The US Open, the professional tennis season’s final Grand Slam, is currently in its closing stages, which means you’re running out of time to purchase the watch seen here, the Rallymaster II by Maurice de Mauriac, made in partnership with Racquet magazine. This is a sequel to the original Rallymaster, released last year in conjunction with the French Open in a run of just 40 pieces. The quick sell out of that watch prompted the team behind it to make the next one a little more available, with a strategy this time of limited production: anyone who’d like to can order the watch, but only during the dates of the US Open. The tournament began on August 28, and the last match will be played on September 10 (this coming Sunday), at which point tennis fans will have to wait for what we imagine will be a Wimbledon or Australian Open themed watch, but that’s speculation for another day.
The Rallymaster II takes the whimsical, colorful formula of the first watch and spins it just slightly to accommodate a color palette that makes a little more sense for the marquee event in US tennis. The US Open, year after year, is a spectacle, drawing viewers both in-person and on television that might be only casual tennis fans, but can’t help but get caught up in the tournament’s inherent drama. A combination of the boisterous New York crowds, matches that stretch late into the evening, and competitors playing in top late season form always make for an exciting two weeks.
Carlton DeWoody, the New York based designer behind the Rallymaster, was inspired by watches he loves from the 60s and 70s as well as a love of tennis in creating the aesthetic of the new piece. It’s a three-hander with a date complication at 3:00, but DeWoody’s primary design inspiration here was actually vintage chronographs, which would often incorporate adventurous color combinations, textures, and sectored dials to draw the eye to the features of the complication. Think about watches designed specifically for motorsport, or yacht timers, and you kind of get the idea. DeWoody leaned into incorporating graphics and color in an old-school way, but with allusions to tennis throughout. The grid running across the dial’s center is, of course, a net. The running seconds hand at 9:00 is tipped with a tennis ball, and that subdial is divided into 20 second sections, a nod to the traditional time limit to serve in pro tennis. And the pastel tones of blue and pink, as well as a bit of gray, conjure the familiar colors seen on the courts of the Billie Jean King National Tennis Center in Queens, the home of the US Open.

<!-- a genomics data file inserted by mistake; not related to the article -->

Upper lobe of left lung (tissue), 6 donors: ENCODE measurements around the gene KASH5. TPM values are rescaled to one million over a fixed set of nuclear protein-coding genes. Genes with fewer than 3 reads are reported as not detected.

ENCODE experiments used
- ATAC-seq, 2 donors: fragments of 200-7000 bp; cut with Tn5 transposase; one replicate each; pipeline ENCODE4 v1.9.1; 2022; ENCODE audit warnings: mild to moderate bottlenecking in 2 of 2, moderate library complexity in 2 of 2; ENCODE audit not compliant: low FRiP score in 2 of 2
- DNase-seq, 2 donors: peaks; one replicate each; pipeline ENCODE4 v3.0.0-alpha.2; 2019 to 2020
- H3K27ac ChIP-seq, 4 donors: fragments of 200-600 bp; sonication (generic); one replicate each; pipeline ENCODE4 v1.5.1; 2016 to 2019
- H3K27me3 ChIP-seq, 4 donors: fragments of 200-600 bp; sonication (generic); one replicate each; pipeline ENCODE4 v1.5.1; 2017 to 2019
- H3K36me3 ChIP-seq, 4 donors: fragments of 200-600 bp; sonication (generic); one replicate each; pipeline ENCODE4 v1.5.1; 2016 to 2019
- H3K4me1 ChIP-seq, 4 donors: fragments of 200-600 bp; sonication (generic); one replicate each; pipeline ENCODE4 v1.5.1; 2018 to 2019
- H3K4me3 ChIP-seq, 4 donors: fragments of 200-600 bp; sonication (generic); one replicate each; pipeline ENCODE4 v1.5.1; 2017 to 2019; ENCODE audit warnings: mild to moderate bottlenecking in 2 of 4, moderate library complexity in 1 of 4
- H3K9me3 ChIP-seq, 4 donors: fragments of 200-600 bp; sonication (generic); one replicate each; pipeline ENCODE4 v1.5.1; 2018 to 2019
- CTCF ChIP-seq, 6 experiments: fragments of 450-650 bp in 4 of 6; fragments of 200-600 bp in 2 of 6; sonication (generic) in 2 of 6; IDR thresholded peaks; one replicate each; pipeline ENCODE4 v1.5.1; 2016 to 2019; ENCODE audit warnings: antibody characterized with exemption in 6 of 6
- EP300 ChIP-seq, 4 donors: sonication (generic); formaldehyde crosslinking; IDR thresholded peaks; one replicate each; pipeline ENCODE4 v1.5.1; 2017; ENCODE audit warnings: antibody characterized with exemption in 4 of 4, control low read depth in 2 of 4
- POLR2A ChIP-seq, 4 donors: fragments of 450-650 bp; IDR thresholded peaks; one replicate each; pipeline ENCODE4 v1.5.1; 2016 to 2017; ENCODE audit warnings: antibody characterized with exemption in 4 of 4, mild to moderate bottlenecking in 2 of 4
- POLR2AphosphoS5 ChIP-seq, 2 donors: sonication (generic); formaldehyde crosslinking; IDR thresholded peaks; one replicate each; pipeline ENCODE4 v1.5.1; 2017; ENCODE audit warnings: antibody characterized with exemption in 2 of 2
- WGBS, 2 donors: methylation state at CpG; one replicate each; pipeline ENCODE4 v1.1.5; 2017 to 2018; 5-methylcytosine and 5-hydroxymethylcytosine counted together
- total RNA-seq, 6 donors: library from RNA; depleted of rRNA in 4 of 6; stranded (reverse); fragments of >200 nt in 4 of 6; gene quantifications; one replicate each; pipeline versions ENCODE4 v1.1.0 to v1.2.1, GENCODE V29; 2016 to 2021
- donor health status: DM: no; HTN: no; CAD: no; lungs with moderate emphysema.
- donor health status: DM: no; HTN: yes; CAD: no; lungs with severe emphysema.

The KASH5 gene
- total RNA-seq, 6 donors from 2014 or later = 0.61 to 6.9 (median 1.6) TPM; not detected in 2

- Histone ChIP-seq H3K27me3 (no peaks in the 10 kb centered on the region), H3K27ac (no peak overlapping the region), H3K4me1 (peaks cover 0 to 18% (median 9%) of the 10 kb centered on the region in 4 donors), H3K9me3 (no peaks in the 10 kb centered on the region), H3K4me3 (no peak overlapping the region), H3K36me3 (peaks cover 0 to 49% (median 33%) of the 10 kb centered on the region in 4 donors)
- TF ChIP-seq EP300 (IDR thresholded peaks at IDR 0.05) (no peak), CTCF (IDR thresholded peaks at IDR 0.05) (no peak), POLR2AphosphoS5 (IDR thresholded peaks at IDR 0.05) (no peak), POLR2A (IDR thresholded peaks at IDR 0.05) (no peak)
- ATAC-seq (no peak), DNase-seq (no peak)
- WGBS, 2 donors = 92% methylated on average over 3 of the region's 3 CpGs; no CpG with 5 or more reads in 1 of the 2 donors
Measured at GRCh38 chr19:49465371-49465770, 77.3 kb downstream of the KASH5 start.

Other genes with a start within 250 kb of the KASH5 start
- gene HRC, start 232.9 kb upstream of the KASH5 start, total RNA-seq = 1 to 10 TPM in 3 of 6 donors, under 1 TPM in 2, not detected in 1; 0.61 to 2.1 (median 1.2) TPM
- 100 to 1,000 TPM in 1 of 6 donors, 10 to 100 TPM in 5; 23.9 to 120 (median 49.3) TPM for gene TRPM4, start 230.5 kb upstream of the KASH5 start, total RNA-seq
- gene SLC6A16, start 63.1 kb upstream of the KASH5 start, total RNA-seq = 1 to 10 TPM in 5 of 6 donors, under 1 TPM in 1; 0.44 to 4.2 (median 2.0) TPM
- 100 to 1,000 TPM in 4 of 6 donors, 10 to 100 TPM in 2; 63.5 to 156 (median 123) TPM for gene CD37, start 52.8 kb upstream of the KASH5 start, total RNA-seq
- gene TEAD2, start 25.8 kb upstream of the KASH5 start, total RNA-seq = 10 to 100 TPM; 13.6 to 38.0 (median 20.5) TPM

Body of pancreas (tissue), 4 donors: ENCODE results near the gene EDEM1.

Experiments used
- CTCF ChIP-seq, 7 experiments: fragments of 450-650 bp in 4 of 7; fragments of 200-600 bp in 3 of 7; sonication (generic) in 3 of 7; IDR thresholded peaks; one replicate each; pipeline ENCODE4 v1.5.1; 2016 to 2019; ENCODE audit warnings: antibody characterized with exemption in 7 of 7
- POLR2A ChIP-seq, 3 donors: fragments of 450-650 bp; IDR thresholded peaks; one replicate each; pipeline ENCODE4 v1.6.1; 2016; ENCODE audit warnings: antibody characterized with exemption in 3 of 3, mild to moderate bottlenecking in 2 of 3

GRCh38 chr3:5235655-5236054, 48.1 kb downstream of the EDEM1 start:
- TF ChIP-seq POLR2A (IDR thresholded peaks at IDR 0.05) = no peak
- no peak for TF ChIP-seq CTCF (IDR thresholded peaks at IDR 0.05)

The watch is 39mm in diameter with a stainless steel case, and runs on a Landeron 24 automatic movement, beating at 28,800 vph. The case wears slim, coming in at 12mm tall, and at 47mm lug to lug it should find itself in the Goldilocks zone for many. The watch comes with a pair of two-piece nylon straps (one in pink, the other in blue) and the package also includes a Racquet branded pink tennis ball.